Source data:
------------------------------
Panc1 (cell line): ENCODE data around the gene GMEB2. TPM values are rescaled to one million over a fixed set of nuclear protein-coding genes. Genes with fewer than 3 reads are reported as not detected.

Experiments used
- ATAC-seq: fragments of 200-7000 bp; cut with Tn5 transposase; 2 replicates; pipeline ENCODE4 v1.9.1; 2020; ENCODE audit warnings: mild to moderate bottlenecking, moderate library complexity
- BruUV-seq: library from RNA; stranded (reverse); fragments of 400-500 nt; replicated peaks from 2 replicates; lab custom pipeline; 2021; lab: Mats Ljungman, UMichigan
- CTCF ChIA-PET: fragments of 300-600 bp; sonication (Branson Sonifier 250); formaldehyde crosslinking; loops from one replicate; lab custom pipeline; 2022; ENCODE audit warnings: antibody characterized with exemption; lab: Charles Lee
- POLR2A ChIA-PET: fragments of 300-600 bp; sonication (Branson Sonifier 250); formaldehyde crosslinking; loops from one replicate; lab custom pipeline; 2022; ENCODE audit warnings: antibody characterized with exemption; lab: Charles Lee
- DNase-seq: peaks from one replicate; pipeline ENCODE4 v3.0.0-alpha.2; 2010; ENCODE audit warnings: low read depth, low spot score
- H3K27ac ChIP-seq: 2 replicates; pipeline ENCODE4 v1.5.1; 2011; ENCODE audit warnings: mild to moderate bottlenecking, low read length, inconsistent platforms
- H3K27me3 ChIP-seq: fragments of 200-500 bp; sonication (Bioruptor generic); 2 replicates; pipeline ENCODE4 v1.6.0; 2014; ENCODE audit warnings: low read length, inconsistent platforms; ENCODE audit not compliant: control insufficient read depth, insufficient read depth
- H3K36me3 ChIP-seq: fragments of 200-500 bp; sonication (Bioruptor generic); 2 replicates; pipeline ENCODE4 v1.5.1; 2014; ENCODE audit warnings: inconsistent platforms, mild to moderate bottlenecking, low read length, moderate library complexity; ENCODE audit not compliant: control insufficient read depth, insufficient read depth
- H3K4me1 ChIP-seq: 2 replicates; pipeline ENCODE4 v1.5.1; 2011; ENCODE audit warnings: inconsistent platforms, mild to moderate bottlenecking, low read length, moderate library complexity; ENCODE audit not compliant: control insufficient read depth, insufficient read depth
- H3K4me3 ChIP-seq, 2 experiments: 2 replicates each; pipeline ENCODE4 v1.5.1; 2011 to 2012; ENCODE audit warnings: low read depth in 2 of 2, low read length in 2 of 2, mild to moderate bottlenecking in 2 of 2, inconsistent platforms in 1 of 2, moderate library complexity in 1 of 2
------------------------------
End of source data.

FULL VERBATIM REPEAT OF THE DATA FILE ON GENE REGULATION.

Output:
Panc1 (cell line): ENCODE data around the gene GMEB2. TPM values are rescaled to one million over a fixed set of nuclear protein-coding genes. Genes with fewer than 3 reads are reported as not detected.

Experiments used
- ATAC-seq: fragments of 200-7000 bp; cut with Tn5 transposase; 2 replicates; pipeline ENCODE4 v1.9.1; 2020; ENCODE audit warnings: mild to moderate bottlenecking, moderate library complexity
- BruUV-seq: library from RNA; stranded (reverse); fragments of 400-500 nt; replicated peaks from 2 replicates; lab custom pipeline; 2021; lab: Mats Ljungman, UMichigan
- CTCF ChIA-PET: fragments of 300-600 bp; sonication (Branson Sonifier 250); formaldehyde crosslinking; loops from one replicate; lab custom pipeline; 2022; ENCODE audit warnings: antibody characterized with exemption; lab: Charles Lee
- POLR2A ChIA-PET: fragments of 300-600 bp; sonication (Branson Sonifier 250); formaldehyde crosslinking; loops from one replicate; lab custom pipeline; 2022; ENCODE audit warnings: antibody characterized with exemption; lab: Charles Lee
- DNase-seq: peaks from one replicate; pipeline ENCODE4 v3.0.0-alpha.2; 2010; ENCODE audit warnings: low read depth, low spot score
- H3K27ac ChIP-seq: 2 replicates; pipeline ENCODE4 v1.5.1; 2011; ENCODE audit warnings: mild to moderate bottlenecking, low read length, inconsistent platforms
- H3K27me3 ChIP-seq: fragments of 200-500 bp; sonication (Bioruptor generic); 2 replicates; pipeline ENCODE4 v1.6.0; 2014; ENCODE audit warnings: low read length, inconsistent platforms; ENCODE audit not compliant: control insufficient read depth, insufficient read depth
- H3K36me3 ChIP-seq: fragments of 200-500 bp; sonication (Bioruptor generic); 2 replicates; pipeline ENCODE4 v1.5.1; 2014; ENCODE audit warnings: inconsistent platforms, mild to moderate bottlenecking, low read length, moderate library complexity; ENCODE audit not compliant: control insufficient read depth, insufficient read depth
- H3K4me1 ChIP-seq: 2 replicates; pipeline ENCODE4 v1.5.1; 2011; ENCODE audit warnings: inconsistent platforms, mild to moderate bottlenecking, low read length, moderate library complexity; ENCODE audit not compliant: control insufficient read depth, insufficient read depth
- H3K4me3 ChIP-seq, 2 experiments: 2 replicates each; pipeline ENCODE4 v1.5.1; 2011 to 2012; ENCODE audit warnings: low read depth in 2 of 2, low read length in 2 of 2, mild to moderate bottlenecking in 2 of 2, inconsistent platforms in 1 of 2, moderate library complexity in 1 of 2